It took days to figure out where all the bullets flew when a man licensed to carry a gun exchanged shots with a masked 16-year-old boy and killed him on a busy street in Oak Park last year.
Investigators counted about a dozen shell casings outside a bank on Madison Street, according to police reports. They dug bullets from the man’s Buick Regal.
The teen was the only person hit that sunny spring morning as bystanders scattered inside cars and crouched behind a telephone pole. One of the bullets traveled across the street into an office building. It apparently came from one of the shots the man fired over his shoulder as he ran away.
The man, who worked for the Chicago Park District, was released within hours after a prosecutor determined over the phone he had fired in self-defense. Nothing was said about him randomly shooting behind him, even though an investigator later questioned the action. And nothing was reported to the Illinois State Police, even though they oversee the training and licensing of concealed carry holders.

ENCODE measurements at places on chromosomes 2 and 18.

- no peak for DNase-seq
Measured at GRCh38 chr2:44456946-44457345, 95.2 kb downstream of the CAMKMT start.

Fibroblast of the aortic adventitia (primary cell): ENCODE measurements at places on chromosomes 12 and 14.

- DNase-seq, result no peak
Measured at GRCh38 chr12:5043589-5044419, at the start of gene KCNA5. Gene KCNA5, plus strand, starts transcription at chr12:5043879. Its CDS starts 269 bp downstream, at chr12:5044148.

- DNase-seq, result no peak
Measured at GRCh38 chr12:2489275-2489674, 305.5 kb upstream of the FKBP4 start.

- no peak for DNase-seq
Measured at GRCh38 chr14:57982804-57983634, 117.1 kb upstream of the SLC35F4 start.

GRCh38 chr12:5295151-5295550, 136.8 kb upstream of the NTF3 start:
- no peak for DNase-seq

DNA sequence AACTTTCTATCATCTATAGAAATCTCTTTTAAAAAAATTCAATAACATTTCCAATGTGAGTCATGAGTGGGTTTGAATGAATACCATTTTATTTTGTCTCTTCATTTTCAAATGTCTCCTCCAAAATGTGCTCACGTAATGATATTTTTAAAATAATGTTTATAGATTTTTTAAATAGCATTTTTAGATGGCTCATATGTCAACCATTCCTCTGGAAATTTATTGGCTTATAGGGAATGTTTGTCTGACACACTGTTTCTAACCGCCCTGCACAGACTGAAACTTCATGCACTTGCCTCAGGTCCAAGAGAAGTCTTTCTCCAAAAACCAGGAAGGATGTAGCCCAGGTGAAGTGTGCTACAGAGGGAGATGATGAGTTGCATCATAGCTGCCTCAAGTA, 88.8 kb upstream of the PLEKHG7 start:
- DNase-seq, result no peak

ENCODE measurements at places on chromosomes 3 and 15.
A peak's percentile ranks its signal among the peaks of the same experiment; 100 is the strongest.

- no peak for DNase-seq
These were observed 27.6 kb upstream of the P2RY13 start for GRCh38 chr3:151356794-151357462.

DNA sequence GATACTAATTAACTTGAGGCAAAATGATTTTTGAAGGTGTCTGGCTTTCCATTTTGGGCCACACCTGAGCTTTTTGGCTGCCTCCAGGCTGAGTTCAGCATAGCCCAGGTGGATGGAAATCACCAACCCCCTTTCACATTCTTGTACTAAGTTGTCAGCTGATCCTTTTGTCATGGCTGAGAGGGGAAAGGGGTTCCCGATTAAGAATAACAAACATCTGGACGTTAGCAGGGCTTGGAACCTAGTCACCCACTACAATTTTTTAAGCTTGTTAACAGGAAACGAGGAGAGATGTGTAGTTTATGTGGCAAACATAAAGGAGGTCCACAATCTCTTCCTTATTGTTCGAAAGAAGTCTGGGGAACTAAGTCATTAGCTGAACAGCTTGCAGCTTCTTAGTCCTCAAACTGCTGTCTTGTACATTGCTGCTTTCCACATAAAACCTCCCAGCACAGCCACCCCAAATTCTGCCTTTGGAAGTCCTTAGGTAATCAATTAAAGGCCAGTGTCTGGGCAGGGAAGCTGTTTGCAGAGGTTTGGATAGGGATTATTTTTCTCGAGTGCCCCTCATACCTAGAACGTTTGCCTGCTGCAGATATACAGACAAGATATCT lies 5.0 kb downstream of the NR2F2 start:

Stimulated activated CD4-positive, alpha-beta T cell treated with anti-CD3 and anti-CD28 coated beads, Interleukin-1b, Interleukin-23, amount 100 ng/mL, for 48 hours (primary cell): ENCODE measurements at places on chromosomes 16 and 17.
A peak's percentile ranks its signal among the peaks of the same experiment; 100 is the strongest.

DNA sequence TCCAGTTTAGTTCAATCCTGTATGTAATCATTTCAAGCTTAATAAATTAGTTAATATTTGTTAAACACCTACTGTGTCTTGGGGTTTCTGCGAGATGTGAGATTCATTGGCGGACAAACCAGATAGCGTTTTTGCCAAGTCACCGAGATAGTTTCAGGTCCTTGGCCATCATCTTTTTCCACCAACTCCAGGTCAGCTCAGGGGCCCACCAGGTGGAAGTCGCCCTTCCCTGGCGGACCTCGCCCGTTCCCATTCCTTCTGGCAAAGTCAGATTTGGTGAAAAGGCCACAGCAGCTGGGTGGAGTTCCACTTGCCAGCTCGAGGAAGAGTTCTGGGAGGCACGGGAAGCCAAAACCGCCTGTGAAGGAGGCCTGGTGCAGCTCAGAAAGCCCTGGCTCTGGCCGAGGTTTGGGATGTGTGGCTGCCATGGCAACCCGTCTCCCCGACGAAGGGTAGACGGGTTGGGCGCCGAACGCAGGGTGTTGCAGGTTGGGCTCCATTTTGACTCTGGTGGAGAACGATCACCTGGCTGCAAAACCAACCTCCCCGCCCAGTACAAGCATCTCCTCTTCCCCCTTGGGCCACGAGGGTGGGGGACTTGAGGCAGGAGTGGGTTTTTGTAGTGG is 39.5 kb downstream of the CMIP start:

A Tribune review found that most of the shootings have been in public places in the Chicago area, and half the cases have involved concealed carry holders firing to defend themselves or someone else from robbers. At least 11 people have been killed, including a man with a license who tried to fend off carjackers on the West Side.
The state police have not collected any information that might improve the training of license holders and possibly better protect them and the public — a reform suggested by police and gun instructors interviewed by the Tribune.
“That’s not our role,” explained Jessica Trame, chief of the Firearms Services Bureau for the state police. “We have to abide by the concealed carry act. … We issue cards; we revoke those cards from those who are prohibited from having them. And if they are not prohibited, there’s no other action on our side.”